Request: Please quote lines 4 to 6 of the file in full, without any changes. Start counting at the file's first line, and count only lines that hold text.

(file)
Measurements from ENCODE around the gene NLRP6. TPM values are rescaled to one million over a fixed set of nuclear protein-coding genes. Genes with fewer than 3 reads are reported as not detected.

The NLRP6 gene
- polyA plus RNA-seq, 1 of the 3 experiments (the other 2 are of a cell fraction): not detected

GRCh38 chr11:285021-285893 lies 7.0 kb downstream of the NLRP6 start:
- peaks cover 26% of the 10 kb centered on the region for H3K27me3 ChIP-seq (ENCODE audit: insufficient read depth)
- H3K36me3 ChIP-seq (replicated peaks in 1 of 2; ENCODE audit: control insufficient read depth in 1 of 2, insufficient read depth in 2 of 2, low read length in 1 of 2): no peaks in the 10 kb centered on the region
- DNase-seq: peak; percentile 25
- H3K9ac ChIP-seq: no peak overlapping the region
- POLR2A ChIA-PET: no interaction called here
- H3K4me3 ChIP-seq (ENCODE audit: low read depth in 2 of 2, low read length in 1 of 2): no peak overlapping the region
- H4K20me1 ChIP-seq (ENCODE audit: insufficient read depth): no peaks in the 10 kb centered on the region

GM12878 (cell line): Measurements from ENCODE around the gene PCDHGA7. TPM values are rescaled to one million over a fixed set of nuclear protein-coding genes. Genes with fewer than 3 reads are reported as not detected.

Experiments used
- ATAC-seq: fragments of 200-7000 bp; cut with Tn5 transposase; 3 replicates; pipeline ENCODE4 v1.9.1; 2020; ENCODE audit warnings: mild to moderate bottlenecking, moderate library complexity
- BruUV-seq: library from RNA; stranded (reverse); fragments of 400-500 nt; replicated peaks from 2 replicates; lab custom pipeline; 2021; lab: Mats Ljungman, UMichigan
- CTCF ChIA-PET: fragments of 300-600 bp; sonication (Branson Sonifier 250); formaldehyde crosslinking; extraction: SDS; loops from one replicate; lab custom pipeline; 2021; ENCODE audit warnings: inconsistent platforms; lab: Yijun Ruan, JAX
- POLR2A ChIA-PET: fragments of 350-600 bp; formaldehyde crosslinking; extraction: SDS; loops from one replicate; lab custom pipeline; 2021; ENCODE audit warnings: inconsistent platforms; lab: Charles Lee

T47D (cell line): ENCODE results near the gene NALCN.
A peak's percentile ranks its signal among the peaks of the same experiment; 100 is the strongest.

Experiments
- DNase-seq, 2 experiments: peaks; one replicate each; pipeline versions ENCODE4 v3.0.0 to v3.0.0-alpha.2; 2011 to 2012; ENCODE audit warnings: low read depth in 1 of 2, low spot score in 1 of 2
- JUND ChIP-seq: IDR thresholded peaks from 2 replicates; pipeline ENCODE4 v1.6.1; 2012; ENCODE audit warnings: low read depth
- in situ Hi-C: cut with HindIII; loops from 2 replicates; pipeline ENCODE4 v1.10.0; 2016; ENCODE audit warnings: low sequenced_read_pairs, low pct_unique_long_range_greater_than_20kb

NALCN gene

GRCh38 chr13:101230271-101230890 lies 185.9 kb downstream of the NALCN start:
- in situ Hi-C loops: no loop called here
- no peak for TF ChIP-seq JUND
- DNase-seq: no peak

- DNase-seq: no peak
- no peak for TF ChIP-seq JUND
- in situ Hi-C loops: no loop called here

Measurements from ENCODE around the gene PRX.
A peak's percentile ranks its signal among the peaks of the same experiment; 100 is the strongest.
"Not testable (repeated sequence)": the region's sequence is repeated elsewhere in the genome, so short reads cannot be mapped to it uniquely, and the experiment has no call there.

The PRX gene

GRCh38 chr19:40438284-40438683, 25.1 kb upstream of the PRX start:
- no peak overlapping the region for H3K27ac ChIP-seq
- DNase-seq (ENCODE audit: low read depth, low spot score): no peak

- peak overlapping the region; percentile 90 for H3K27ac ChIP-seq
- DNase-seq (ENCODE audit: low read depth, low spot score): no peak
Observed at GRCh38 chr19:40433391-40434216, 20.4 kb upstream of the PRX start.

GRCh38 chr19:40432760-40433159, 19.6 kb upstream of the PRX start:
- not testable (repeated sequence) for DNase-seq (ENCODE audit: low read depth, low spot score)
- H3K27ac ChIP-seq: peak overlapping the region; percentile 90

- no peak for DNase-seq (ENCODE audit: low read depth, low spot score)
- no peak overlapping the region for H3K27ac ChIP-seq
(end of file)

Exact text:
GRCh38 chr11:285021-285893 lies 7.0 kb downstream of the NLRP6 start:
- peaks cover 26% of the 10 kb centered on the region for H3K27me3 ChIP-seq (ENCODE audit: insufficient read depth)
- H3K36me3 ChIP-seq (replicated peaks in 1 of 2; ENCODE audit: control insufficient read depth in 1 of 2, insufficient read depth in 2 of 2, low read length in 1 of 2): no peaks in the 10 kb centered on the region